How can you begin to rediscover pleasureful sex?

1. Awareness

I always say that the first step is self-awareness. When you open your eyes to the messages you’ve been receiving, to the chatter inside your head, to the unrealistic expectations you put on yourself, then you have a starting point. It’s important that you don’t judge yourself for where you are. Instead, take an approach of curiosity and compassionately consider your circumstances.

2. Establish safety

Many women do not feel safe in their bodies or their environments. Most practitioners fail to address this essential piece before their clients begin to make changes. It’s why so many fail to maintain momentum. Because there is no safe foundation. Find a person (a friend, a professional, a partner) if you don’t feel strong enough to rely on yourself at first. Ideally, you (all of your mind, body, and soul) are that safe space. It’s OK if you’re not ready to be there for yourself quite yet. You will. I know it. 

3. Pay attention

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The desires you have are there for a reason. Pay attention to those. And I don’t mean just sexual desires. All your desires are for you! Connect with them.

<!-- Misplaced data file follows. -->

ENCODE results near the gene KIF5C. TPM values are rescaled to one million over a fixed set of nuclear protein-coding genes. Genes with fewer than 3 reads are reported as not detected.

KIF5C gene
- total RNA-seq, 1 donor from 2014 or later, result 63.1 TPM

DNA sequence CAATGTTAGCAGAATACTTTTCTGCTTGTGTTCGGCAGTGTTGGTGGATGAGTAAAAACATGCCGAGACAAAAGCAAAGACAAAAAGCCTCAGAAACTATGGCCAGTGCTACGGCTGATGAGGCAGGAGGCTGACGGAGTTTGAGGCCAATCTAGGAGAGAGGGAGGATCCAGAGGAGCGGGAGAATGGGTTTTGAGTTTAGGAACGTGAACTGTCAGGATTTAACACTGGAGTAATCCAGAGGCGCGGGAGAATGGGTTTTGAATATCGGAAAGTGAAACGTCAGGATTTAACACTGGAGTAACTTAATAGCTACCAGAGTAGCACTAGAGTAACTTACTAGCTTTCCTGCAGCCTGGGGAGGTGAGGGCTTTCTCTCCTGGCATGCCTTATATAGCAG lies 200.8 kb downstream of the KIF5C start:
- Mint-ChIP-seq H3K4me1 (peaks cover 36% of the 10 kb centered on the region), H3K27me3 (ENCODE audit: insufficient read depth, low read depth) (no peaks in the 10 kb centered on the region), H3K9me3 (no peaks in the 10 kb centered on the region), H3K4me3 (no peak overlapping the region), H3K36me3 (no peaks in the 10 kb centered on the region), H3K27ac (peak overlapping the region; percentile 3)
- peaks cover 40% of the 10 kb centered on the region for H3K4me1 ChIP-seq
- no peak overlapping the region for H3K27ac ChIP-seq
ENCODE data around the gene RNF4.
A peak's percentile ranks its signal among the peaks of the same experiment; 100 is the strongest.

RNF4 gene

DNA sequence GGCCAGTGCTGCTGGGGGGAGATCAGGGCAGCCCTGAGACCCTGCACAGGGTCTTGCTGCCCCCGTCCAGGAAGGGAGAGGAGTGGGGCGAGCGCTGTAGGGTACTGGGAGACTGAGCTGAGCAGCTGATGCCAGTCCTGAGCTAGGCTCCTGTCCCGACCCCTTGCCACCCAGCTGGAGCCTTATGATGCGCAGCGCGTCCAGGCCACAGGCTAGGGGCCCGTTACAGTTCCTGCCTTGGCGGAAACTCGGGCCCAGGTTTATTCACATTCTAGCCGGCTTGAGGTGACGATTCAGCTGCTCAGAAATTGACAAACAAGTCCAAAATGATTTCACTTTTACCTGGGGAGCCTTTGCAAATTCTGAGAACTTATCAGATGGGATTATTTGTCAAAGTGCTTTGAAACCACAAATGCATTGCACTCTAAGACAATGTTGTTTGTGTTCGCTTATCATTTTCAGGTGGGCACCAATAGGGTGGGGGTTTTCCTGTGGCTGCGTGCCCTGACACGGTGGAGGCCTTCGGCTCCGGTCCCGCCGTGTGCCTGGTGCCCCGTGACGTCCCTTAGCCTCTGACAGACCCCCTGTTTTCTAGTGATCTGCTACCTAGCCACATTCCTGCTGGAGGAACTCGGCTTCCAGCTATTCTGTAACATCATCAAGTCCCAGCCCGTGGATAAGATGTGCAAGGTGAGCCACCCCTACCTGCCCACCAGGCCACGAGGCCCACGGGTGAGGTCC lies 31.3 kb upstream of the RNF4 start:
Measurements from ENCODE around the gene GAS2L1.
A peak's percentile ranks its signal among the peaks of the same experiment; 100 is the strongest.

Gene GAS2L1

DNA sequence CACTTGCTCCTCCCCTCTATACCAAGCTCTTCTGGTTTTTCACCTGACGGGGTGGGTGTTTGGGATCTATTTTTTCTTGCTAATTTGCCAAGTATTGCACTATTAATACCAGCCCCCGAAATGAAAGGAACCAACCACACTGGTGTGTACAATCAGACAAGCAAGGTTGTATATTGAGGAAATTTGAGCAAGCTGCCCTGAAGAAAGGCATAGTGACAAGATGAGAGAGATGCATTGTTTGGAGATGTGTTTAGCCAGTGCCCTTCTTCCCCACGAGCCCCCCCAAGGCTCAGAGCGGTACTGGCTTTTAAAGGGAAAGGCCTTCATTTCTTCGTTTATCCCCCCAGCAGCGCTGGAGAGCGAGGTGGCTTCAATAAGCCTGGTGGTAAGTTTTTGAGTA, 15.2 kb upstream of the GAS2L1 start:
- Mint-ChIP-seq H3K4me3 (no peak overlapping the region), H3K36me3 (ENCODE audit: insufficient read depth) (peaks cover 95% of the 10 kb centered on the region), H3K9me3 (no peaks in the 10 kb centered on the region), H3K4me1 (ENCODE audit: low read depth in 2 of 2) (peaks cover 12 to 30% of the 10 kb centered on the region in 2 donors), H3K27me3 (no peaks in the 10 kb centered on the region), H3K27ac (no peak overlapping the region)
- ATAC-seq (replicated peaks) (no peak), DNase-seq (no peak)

4. Identify one thing

Find one thing that brings you pleasure (usually from something you desire). This could be any kind of pleasure, not just sexual. Something that feels a bit intoxicating. Something that draws you in and activates the deepest parts of you. Find a way to incorporate that one thing each day/week/month. And do it again. And again. And again. 

5. Permission

Give yourself permission to pursue that thing that brings you pleasure. If you feel guilty every time you even think about doing it, it’s going to be difficult to incorporate it consistently into your life, let alone actually enjoy it. And if you’re not ready to give yourself permission, then take it from me. You have my permission (and support!) to pursue pleasure.

You see, I believe that a pleasured woman is a powerful woman, and a powerful woman can change the world. You are not broken. You are worthy of pleasure and deserving of incredible things. Here’s to more pleasure, ladies! 

Courtney Boyer, M.Ed., M.S. is a relationship and sexuality expert and author of Not Tonight, Honey: Why Women Actually Don't Want Sex and What We Can Do About It. Courtney believes we can reclaim our power through our sexuality and she helps her clients to infuse passion and creativity into their lives by helping them uncover what's preventing them from connecting with their priorities and purpose. As her work in this field develops, Courtney is drawn to the emerging fields of epigenetics, neuropsychology, and energy work. She is trained in evidence-based methods like NLP, EMDR, IFS, and trauma-focused Cognitive Behavioral Therapy.